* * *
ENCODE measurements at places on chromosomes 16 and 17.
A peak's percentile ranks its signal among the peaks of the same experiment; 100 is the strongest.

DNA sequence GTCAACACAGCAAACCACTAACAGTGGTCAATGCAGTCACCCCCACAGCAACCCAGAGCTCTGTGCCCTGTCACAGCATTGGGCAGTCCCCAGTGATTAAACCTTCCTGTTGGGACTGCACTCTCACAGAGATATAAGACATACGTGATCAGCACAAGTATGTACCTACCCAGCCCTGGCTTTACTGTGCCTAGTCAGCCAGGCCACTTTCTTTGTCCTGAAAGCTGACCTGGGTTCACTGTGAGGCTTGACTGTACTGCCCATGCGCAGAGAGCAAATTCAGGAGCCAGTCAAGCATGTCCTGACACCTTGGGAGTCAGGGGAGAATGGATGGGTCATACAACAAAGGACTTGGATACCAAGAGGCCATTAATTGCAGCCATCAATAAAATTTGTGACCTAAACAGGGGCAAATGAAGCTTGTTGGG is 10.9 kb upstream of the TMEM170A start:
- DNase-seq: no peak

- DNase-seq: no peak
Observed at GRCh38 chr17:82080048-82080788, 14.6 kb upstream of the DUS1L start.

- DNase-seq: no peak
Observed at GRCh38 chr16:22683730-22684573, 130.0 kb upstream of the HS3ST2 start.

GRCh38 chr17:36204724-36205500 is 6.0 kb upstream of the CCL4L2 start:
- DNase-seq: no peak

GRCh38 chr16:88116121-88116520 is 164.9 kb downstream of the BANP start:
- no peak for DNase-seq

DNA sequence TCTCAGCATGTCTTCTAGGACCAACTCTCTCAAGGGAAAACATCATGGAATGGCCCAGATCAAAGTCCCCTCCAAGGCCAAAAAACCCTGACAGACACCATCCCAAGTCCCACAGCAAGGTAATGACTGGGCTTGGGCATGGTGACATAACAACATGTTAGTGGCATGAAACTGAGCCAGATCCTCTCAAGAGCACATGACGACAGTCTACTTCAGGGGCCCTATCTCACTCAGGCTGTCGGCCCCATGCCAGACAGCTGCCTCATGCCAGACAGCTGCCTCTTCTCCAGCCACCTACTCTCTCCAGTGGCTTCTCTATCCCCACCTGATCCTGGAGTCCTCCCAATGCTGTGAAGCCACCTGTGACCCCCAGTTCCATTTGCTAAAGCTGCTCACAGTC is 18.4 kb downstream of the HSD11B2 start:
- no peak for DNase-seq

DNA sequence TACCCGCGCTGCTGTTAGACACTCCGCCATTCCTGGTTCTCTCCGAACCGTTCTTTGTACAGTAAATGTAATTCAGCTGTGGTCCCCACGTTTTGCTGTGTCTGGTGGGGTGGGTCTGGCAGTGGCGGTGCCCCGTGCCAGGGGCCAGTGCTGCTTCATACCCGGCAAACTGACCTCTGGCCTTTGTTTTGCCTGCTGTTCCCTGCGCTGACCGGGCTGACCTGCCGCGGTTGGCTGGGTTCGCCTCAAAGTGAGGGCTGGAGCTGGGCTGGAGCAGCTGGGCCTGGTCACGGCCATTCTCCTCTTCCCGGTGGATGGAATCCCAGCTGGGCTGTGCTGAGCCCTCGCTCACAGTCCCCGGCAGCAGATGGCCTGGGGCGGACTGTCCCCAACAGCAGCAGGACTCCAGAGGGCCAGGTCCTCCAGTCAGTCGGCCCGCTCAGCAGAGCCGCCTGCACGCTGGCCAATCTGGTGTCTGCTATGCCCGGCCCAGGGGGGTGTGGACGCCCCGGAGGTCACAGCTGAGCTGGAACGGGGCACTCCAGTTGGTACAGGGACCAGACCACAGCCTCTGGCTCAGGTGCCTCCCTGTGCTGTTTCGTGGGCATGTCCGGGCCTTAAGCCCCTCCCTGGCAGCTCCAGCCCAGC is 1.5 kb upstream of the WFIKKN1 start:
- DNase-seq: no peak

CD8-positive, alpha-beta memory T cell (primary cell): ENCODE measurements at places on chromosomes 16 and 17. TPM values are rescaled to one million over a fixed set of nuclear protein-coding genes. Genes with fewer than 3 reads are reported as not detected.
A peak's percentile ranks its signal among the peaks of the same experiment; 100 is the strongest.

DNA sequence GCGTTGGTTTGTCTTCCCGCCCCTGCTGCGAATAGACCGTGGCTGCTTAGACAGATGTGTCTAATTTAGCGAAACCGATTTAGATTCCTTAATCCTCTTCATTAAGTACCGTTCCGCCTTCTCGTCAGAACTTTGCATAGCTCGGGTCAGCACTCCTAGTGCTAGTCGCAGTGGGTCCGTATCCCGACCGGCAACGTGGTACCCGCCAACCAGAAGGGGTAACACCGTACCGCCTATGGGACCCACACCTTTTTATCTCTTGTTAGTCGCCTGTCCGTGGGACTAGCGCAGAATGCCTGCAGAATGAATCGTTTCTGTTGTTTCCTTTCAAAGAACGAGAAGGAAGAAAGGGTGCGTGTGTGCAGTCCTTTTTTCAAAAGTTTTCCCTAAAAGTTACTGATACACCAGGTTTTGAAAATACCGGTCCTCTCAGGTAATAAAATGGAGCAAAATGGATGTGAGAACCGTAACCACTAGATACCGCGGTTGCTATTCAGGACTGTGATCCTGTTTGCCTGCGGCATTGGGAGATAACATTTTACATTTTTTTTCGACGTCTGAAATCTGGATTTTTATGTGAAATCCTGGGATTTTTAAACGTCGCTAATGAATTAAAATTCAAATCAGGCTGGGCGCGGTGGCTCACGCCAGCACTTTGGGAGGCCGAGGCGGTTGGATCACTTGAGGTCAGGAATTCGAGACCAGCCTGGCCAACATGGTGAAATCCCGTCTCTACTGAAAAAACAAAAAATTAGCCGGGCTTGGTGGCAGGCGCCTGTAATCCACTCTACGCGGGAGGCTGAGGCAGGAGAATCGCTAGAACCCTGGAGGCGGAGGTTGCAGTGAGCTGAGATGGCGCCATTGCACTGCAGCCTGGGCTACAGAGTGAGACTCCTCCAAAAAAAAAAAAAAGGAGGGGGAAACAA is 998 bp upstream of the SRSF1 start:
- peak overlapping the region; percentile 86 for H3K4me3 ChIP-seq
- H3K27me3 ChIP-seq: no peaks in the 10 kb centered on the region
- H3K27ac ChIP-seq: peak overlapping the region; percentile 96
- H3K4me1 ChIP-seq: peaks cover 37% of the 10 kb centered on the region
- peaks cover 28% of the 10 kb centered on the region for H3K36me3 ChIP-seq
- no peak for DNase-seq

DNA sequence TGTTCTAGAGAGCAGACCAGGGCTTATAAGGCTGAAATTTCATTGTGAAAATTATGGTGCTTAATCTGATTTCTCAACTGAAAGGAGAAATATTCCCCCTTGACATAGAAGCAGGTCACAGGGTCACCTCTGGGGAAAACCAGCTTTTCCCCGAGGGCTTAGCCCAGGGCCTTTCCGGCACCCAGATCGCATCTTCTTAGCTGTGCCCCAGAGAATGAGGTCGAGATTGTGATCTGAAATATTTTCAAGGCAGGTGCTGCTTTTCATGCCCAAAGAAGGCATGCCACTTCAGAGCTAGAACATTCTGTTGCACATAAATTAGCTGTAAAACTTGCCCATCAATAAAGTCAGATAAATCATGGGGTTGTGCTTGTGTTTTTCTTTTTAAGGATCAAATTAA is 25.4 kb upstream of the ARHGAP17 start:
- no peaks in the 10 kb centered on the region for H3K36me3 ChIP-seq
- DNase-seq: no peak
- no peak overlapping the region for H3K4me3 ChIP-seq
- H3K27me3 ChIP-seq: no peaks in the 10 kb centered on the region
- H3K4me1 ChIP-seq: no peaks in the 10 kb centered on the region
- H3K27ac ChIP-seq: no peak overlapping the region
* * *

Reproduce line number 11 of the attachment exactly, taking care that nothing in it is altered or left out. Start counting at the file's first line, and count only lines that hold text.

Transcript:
GRCh38 chr16:88116121-88116520 is 164.9 kb downstream of the BANP start: